How to manage customers after the sale: common founder questions about post-sales tactics

Chase Roberts
7 min readAug 4, 2022

In sales, closing a deal is a celebratory moment with gong-ringing galore. To a salesperson, this is a pinnacle moment of the customer relationship. From an organizational point of view, a newly minted customer means the work is just getting started. What happens after a sale determines whether a customer becomes a valuable, long-time partner or a ball and chain that weighs down the organization with expensive, time-consuming support requests.

VVUS hosted a “Breakfast@Vertex” virtual roundtable between post-sales leaders from our portfolio and Dave Ginsburg, Chief Customer Officer at Forethought. Dave has built and managed post-sales teams at SaaS companies such as WorkBoard, UserTesting, MixPanel, and Box. During this discussion, we tackled a handful of questions about post-sales organizations. While Dave was the one to answer these questions, I weaved in my own learnings having worked at a couple of highly capable GTM organizations.

How do you define “post-sales”?

It varies, but it’s what it sounds like: the customer-facing activities that take place after the initial contract is signed. A budding post-sales organization typically includes customer success managers (CSMs) and a support function. In practice, you can think of CSMs as proactive and support reps as reactive to customers. Whereas CSMs might proactively help a customer discover and adopt a new feature or use case, support reps react to customer issues related to the product.

This distinction is important because different personality traits tend to thrive in either of these roles (i.e. curious vs. patient). Depending on what’s required to adopt a product, post-sales teams also include professional services (PS). Inside of PS, there can be subset teams focused on implementation, user onboarding, and customer education. To keep the wheels spinning, the post-sales org can also include an operations function.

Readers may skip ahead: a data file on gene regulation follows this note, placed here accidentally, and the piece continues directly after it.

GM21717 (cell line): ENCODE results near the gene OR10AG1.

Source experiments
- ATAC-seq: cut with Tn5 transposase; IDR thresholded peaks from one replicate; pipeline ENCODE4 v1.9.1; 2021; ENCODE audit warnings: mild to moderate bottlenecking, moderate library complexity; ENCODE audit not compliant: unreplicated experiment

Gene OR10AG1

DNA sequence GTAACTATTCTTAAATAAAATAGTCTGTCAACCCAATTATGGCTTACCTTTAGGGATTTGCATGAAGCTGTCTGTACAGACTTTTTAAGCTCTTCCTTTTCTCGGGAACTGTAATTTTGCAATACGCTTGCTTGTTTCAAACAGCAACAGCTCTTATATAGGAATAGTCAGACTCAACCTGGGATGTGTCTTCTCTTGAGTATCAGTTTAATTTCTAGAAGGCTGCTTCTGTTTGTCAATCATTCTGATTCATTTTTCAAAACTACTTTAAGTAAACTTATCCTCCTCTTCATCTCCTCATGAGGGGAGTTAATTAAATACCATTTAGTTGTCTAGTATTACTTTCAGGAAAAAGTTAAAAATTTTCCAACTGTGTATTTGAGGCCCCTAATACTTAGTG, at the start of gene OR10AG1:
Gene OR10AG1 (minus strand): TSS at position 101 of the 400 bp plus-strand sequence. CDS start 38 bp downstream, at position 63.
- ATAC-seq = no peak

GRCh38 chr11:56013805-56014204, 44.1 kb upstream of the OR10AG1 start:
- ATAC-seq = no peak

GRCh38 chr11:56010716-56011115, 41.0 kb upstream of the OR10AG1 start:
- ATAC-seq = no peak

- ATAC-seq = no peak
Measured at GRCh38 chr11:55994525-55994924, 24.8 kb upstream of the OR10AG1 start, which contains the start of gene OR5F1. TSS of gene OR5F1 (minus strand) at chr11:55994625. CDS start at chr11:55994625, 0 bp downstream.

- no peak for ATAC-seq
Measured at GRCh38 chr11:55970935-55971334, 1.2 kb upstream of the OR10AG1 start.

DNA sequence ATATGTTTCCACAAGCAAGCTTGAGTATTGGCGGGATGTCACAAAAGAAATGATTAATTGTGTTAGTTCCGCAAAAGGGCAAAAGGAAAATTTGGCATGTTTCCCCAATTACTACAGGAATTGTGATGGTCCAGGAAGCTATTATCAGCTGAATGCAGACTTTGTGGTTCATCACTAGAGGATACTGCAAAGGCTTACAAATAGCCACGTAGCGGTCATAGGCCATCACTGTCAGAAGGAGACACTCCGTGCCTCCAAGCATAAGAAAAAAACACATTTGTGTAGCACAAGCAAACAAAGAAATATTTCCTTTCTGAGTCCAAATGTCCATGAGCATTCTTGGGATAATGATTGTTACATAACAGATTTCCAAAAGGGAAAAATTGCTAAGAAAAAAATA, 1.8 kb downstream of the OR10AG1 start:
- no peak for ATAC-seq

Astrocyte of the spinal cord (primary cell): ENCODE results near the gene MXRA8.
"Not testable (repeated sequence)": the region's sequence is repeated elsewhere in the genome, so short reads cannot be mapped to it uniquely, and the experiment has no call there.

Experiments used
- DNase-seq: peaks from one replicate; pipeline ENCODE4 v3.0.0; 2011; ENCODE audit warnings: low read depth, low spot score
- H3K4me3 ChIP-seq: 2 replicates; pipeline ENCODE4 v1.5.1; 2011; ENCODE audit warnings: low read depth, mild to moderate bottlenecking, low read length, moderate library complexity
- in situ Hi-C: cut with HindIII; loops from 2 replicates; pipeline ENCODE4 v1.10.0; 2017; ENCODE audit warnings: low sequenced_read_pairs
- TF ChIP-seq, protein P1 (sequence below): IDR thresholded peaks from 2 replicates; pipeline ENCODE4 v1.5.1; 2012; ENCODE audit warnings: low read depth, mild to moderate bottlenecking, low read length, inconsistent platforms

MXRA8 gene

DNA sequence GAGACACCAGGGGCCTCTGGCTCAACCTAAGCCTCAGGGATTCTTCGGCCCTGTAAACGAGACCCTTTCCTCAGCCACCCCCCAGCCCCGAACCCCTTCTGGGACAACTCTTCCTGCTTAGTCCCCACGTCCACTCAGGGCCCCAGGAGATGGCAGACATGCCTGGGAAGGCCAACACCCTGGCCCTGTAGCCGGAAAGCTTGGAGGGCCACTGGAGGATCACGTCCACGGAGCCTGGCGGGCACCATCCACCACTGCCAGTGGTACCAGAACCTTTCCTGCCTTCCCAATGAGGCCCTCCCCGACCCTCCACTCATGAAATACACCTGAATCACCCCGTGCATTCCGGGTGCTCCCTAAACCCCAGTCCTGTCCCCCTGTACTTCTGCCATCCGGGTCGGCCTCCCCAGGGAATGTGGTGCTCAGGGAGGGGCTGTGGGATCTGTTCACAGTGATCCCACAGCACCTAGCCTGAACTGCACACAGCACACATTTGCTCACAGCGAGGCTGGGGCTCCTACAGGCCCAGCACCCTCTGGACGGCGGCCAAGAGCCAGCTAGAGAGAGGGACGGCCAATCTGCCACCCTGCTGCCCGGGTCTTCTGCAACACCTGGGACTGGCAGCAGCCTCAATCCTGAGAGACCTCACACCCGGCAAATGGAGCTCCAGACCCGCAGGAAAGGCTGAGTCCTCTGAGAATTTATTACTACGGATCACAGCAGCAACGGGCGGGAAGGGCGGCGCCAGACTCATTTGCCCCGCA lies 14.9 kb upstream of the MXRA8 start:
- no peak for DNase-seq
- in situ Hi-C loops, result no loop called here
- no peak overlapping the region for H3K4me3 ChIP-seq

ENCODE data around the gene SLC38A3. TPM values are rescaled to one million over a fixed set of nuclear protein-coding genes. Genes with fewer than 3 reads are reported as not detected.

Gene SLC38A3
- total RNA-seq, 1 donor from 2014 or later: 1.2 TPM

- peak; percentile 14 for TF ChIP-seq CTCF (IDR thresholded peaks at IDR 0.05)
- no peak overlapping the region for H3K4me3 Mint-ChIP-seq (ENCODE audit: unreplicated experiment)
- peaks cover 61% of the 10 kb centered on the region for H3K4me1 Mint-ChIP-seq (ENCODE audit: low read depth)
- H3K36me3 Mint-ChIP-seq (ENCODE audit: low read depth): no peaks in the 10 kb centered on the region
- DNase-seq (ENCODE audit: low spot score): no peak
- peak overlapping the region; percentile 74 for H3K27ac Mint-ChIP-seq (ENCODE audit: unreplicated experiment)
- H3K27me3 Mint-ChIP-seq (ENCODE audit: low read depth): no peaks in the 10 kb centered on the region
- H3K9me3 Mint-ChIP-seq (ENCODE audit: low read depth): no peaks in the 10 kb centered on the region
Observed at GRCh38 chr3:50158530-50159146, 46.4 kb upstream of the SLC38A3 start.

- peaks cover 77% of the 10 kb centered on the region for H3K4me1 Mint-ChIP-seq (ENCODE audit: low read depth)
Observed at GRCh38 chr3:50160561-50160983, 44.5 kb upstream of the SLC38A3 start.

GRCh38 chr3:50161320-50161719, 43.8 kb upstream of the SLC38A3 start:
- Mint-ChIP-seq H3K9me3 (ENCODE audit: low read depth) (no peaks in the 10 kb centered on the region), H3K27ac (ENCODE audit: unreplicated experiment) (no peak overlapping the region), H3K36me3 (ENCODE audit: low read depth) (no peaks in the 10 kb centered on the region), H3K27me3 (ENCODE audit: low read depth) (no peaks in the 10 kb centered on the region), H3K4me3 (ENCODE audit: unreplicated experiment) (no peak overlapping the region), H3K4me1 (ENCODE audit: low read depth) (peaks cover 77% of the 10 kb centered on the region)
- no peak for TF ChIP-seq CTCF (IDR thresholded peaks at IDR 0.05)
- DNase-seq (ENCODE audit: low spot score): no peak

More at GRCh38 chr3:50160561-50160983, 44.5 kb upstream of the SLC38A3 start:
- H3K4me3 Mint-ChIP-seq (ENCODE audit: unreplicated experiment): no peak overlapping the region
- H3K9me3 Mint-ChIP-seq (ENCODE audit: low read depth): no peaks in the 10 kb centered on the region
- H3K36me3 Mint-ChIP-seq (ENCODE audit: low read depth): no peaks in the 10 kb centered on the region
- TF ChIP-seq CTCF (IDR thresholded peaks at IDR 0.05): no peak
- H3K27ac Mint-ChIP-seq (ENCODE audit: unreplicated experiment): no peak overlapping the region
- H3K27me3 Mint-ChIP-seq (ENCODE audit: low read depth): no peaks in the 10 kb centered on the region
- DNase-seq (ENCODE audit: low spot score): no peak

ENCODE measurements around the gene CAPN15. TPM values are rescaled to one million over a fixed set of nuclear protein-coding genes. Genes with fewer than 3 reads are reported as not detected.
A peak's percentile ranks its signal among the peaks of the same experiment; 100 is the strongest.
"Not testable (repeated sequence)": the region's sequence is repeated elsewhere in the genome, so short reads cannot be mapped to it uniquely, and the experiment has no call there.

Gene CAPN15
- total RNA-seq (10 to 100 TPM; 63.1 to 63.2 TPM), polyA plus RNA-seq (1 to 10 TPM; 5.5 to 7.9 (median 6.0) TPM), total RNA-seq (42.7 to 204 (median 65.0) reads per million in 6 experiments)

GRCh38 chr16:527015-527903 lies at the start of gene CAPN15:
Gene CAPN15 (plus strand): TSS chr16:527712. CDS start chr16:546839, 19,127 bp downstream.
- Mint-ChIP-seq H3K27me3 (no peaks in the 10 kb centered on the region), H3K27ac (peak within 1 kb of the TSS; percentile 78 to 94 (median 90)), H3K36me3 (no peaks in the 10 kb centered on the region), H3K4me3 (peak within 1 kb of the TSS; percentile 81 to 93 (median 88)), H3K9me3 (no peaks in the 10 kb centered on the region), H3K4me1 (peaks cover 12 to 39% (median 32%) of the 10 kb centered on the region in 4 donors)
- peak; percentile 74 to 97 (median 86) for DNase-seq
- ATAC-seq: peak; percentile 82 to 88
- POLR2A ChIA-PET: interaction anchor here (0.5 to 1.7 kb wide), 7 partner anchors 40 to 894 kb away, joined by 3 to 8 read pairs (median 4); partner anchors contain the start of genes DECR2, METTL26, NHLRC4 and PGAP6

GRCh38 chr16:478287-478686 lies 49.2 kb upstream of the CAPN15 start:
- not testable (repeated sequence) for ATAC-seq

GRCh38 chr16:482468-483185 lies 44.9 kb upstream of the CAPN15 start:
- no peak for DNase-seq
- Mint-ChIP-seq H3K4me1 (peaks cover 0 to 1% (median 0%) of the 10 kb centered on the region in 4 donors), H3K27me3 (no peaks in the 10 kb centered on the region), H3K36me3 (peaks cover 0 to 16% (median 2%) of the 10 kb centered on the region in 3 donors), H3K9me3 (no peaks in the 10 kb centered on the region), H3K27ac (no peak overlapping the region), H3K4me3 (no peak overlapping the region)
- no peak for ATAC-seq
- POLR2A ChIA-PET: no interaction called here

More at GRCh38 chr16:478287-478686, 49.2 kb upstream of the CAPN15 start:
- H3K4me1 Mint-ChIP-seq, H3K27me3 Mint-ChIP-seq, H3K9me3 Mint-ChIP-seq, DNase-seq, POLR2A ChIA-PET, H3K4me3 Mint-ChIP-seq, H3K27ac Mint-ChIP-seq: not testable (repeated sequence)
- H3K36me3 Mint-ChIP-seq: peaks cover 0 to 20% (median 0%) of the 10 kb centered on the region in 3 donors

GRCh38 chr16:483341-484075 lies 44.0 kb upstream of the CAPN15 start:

Should customer success managers have quotas? And how do you structure those quotas?

It depends where you are on the maturity curve, but for me, the answer is yes. Job #1: Keep what you have. You should define a quota based on gross retention across a CSM’s book of business. Gross retention does not include revenue from customer expansions, while net retention does. Incentives based on gross retention motivate CSMs to prevent churn across their account list.

This leads to questions about who owns revenue expansion and whether CSMs should be compensated for net retention as well. It depends on what you’re selling. There are some products where customer expansions are in the customer’s best interest, in which case the interests of CSMs and their customers are aligned. Examples would be tools like Slack or Zoom: the value propositions improve as more people inside of an organization adopt the products. There are other categories like software infrastructure where technologies might be workable for some new use cases but are not the ideal solutions compared to other options. In this example, the incentives are misaligned: Expansion would not be in the customer’s best interest.

If you only incentivize CSMs to find new dollars, they’ll inevitably neglect existing, mature customers in favor of expansion opportunities. This design eventually becomes a recipe for churn. Remember: Job #1 is to keep what you have. To find this balance, I recommend a core incentive based on a gross retention target and complementing this with a SPIFF-like bonus program that rewards CSMs for identifying new opportunities and working with sales to close them. A good structure for on-target earnings (OTE) for CSMs is 80/20 salary/bonus based on gross retention, not including upsell bonuses (e.g., $100k OTE = $80k salary with $20k bonus for achieving gross retention targets + SPIFFs for identifying new opportunities).

How much revenue and how many accounts can a CSM realistically manage?

The rule of thumb in a SaaS business is somewhere around the $1.5 to $2 million mark per CSM. For younger companies, it’s closer to half that since customers tend to be higher touch. This design should consider the size of your contracts. For example, $10k average contract values would translate to a massive account load for a CS rep managing a $750k book of business. The solution isn’t to shrink the account list since doing so will hurt your unit economics. Instead, invest in tools that can help automate account management and surface customer health insights through data.

Either way, you should segment account lists according to account size. Big accounts need more strategic attention and require different skill sets compared to smaller accounts (i.e., consultative vs. organized), but don’t confuse effort with attention.

How much attention should be given to smaller, lower-revenue customers vs. enterprise-level whales?

It’s a classic dilemma. The smallest customer can be more demanding than one 100x their size — but you can’t ignore existing customers, or they won’t continue to be customers. As a business, it’s a necessary and binary decision: We will or will not support customers of a certain size. For example, anything over $20k annually gets personalized support or designated CSMs, and anything under gets access to a help desk.